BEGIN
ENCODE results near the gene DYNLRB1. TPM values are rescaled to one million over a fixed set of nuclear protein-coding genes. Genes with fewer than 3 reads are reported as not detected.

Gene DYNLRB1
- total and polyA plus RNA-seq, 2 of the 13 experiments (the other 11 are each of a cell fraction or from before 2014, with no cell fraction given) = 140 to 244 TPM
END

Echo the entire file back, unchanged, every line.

ENCODE results near the gene DYNLRB1. TPM values are rescaled to one million over a fixed set of nuclear protein-coding genes. Genes with fewer than 3 reads are reported as not detected.

Gene DYNLRB1
- total and polyA plus RNA-seq, 2 of the 13 experiments (the other 11 are each of a cell fraction or from before 2014, with no cell fraction given) = 140 to 244 TPM